Sometimes there is such a thing as too much inspiration. As someone who has experienced her fair share of spontaneous, and often inconvenient, bursts of inspiration for new projects, I’m well aware of just how distracting they can be. You could be reading through your to-do list with a great plan of what you need to do, and then suddenly an idea will just pop into your head of something even more productive you want to start. Whether it’s starting a podcast, writing an unplanned blog post, setting up a new website or beginning a new hobby, this inspiration can quickly consume your thought process – blocking out everything else you still need to finish doing.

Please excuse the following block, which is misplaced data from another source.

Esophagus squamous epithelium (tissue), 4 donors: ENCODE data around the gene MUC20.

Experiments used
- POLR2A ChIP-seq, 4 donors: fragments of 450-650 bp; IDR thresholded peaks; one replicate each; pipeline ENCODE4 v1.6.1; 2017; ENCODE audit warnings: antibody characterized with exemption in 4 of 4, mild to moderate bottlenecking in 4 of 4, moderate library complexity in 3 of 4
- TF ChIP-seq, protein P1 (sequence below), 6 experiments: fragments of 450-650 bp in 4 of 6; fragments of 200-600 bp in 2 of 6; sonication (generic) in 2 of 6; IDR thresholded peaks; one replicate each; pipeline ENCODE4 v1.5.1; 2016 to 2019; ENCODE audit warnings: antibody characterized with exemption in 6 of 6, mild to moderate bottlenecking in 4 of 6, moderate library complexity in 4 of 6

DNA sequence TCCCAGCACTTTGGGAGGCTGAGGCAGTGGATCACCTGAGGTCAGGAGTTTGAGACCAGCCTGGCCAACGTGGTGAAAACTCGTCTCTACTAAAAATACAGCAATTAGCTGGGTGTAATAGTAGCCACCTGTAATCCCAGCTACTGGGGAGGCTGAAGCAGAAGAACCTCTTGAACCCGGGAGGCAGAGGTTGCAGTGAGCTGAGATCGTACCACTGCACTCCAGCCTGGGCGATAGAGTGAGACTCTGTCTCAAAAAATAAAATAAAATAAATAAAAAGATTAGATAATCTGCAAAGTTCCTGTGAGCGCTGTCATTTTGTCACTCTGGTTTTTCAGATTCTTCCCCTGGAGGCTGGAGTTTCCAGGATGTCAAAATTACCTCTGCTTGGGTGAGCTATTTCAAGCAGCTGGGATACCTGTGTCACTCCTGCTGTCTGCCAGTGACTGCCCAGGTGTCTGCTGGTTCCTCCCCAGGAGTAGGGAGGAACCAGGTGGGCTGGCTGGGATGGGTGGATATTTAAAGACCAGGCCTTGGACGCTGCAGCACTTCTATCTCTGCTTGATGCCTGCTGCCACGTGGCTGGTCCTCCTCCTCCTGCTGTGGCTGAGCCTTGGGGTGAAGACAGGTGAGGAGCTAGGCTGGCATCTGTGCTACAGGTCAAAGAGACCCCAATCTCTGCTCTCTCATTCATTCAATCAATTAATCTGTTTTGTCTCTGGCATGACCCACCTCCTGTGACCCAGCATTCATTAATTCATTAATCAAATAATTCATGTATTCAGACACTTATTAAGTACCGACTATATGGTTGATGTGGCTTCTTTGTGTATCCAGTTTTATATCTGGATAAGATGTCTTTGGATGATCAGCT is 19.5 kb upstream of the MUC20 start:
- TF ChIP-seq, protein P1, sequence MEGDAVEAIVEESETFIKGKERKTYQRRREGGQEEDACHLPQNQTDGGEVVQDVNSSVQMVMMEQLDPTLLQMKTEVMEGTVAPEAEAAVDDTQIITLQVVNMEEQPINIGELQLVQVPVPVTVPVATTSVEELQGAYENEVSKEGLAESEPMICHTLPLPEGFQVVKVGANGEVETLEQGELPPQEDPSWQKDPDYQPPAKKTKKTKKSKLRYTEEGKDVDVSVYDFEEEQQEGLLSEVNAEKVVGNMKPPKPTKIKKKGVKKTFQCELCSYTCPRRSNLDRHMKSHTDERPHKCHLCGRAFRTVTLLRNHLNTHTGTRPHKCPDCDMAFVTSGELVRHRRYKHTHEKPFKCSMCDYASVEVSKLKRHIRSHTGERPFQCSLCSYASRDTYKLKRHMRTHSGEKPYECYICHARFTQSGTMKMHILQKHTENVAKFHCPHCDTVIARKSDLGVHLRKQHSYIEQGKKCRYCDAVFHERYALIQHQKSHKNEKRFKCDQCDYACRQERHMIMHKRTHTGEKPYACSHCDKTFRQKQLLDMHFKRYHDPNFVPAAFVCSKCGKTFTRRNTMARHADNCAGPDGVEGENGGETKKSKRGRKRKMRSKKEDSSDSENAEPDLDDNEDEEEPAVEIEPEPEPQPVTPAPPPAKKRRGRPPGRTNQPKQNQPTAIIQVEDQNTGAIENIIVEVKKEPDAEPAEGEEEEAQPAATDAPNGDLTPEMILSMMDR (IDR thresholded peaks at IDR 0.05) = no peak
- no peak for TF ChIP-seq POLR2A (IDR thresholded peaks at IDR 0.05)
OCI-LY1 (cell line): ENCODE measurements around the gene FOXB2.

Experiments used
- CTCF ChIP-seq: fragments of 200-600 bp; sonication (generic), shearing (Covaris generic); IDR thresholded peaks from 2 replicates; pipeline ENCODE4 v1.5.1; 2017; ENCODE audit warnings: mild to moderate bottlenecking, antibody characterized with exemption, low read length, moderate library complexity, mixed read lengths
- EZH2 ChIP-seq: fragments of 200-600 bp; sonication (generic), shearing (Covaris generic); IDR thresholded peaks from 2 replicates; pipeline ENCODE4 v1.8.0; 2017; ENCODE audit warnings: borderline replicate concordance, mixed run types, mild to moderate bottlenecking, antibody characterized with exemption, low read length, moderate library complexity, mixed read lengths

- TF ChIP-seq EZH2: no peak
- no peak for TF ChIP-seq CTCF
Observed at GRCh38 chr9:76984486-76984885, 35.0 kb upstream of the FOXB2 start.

Often these moments of inspiration will come to you at points of boredom or dread, as your mind tries to find something positive for you to focus on to keep you productive. These ideas might not be great ones or even realistic ones, but at the time they can feel like the most important task in the world. Unfortunately however, your existing jobs will still need to be completed. The best way to handle these job-related distractions is to write them down, and allow yourself 10 minutes of attention on your idea. Make a rough and quick plan of when you want to work on it, what you will need, who you want to discuss it with and what your end goal will be – and then move on. Once you’ve finished your original to-do list you can return to it, and although most of the time these ideas will look quite different a couple of hours later, if they still look appealing then you’ve got the time to really think them through.